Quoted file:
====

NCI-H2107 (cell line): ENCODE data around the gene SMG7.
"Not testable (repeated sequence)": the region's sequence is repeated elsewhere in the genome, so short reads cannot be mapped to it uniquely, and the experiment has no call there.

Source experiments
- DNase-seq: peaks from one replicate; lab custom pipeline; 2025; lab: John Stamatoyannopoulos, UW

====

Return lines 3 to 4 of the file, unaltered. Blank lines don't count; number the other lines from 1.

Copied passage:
Source experiments
- DNase-seq: peaks from one replicate; lab custom pipeline; 2025; lab: John Stamatoyannopoulos, UW